Popular posts from this blog

Walking the Tightrope- Theatre Delicatessen

Site-specific set? Perhaps. In the old Guardian offices in Farringdon, Offstage Theatre and Theatre Uncut curate a cycle of 12 short plays exploring the tension[s] between art and politics, reactions to the budget cuts to the arts in the UK and debate freedom of expression controversies. Corruption, class divides, perception, blood money, gesture politics and culpability, it’s all there and recent topical events are given stage time, from The Tricycle’s controversial decision to withdraw their support for the UK Jewish Film Festival to the Barbican’s cancelled Exhibit B. The plays are entertaining- Sun City by April De Angelis, Re: Exhibit by Gbolahan Obisesan, Old Newland by Julie Pascal, Tickets are on Sale Now by Caryl Churchill and Exhibit A, by Neil LaBute, all deserve special mention for looking beyond the parameters of funding and freedom of expression in the UK arts- by which of course, I mean a theatrical London still surfing the very last trickling waves of Colonialism and it…

A Man of Good Hope: review

“The ability to have someone tell your story is so important. It says you know I was here.” Maya Angelou It’s a piece of musical theatre about having hope. It’s an urgent work which speaks of age old global phenomenons such as migration and life as a persecuted refugee. The term refugee has been part of the western world’s history since the persecution of protestants in France in 1540, the term migrant is biblical. The book upon which the show is based, an account of the life of Somali Asad Abdullahi who witnessed the murder of his mother when he was eight years old in Mogadishu during the civil war and who then fled across Africa as a boy and young man as a consequence, is in some ways so traumatic a read that the stage work has to offer more positivity than the title infers.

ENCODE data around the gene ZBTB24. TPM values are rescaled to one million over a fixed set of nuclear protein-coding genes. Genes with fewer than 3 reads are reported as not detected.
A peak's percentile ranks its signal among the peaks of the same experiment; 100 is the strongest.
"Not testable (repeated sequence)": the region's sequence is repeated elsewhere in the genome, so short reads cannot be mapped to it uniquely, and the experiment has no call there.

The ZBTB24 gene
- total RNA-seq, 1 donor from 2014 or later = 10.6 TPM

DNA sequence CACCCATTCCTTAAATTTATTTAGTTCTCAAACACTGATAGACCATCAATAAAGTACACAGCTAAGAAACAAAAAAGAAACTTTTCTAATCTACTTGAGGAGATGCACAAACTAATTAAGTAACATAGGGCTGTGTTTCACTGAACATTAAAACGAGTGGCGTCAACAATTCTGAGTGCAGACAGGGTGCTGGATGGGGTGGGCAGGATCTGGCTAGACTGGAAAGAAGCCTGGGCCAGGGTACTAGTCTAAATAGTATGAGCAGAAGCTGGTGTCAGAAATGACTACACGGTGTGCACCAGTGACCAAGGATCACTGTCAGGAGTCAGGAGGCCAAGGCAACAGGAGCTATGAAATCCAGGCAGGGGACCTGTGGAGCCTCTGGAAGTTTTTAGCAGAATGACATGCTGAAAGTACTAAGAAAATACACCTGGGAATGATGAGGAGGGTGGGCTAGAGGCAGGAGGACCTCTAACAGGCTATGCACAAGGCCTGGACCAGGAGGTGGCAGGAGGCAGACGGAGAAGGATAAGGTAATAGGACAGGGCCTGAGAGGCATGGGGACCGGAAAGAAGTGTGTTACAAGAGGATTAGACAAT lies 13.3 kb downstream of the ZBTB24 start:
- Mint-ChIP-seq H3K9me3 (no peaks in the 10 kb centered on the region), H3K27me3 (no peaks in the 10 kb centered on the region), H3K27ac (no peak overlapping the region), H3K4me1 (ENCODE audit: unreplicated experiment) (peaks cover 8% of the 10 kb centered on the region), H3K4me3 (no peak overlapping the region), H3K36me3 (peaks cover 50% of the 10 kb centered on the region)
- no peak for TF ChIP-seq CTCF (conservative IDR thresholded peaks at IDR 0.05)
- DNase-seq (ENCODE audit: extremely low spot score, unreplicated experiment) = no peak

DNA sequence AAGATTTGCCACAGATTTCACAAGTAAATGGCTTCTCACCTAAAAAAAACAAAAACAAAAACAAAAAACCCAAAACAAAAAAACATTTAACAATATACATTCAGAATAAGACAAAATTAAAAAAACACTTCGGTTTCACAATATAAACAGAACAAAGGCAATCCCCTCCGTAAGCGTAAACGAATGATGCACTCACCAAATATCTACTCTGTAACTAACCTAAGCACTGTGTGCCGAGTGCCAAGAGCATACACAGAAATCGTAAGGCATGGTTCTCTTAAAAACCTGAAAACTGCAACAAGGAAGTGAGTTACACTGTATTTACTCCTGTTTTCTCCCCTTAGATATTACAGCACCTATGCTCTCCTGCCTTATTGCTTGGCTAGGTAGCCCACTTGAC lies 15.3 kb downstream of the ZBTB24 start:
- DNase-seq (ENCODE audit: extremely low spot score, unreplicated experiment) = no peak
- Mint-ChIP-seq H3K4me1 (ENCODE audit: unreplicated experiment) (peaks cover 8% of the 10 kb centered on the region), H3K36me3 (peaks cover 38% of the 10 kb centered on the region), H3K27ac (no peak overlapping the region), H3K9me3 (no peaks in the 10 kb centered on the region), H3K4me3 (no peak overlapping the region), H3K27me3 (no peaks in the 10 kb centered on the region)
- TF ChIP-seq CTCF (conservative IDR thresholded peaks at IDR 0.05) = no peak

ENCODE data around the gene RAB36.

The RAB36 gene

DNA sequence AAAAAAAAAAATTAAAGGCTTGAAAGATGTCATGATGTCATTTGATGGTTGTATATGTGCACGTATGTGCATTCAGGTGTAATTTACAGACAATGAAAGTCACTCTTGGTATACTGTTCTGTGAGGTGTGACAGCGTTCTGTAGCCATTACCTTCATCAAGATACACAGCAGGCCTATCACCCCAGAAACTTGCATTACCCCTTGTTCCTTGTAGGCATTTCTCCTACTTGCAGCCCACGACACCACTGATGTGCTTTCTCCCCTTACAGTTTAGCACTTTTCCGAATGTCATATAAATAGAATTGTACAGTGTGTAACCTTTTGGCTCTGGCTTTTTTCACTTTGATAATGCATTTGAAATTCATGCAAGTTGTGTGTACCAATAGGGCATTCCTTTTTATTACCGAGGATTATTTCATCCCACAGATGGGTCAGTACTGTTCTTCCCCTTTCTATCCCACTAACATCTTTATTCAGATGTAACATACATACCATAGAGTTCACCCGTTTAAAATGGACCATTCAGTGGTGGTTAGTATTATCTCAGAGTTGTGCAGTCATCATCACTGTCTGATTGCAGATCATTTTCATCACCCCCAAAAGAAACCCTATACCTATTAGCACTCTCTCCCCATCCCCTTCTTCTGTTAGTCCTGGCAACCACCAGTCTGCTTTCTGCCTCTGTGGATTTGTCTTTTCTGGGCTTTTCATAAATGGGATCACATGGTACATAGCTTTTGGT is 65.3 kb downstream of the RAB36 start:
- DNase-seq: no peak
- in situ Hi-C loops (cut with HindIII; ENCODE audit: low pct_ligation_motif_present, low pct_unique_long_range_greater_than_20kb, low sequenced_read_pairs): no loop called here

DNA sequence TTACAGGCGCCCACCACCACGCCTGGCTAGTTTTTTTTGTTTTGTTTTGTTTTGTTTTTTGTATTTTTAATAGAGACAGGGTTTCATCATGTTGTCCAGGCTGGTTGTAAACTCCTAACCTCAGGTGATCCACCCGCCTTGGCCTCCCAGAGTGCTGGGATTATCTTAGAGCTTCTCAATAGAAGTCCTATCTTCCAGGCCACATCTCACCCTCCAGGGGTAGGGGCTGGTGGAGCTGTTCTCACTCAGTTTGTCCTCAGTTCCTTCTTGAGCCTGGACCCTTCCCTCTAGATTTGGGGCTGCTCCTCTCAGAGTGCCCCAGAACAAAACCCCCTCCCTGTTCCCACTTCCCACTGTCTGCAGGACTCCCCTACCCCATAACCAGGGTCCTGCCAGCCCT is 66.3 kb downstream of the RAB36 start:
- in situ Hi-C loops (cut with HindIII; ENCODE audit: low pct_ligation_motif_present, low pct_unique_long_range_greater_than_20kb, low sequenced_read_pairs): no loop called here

In the Isango Ensemble and director Mark Dornford-May, with a little help from Stephen Daldry, the book, by Jonny Steinberg, has found the perfect stage partners. One feels that no other company could do this wor…

Safe House- art meets theatre at the Young Vic with Jeremy Herbert and Gabriella Sonabend

It starts with a journey down a narrow corridor, fist clenching wooden key.
‘Follow the yellow line’ the polite Usher says and I do, around the corner and into a foyer area, where I am met with a gust of wind from a machine that Jeremy Herbert, the designer, has created himself. As my hair blows and my cheeks and eyes are battered as if I am standing on top of a mountain, I am tempted to remain here, to continue to feel the gusts in my face and listen to the sound the wind makes. I don’t want anything else and I can’t hear anything else, only aware of a need to immerse myself in it, to let myself go in the rapid flashing lights that emanate from its surface. I’m one who craves aloneness and enjoys it all too well, but I am afraid that someone will come and disturb this brief relationship myself and the wind machine have struck up, or that my mind will interfere, the buzz of thoughts getting the better of me.. so I move on around the room, after all, there are four more ‘safes’, all a s…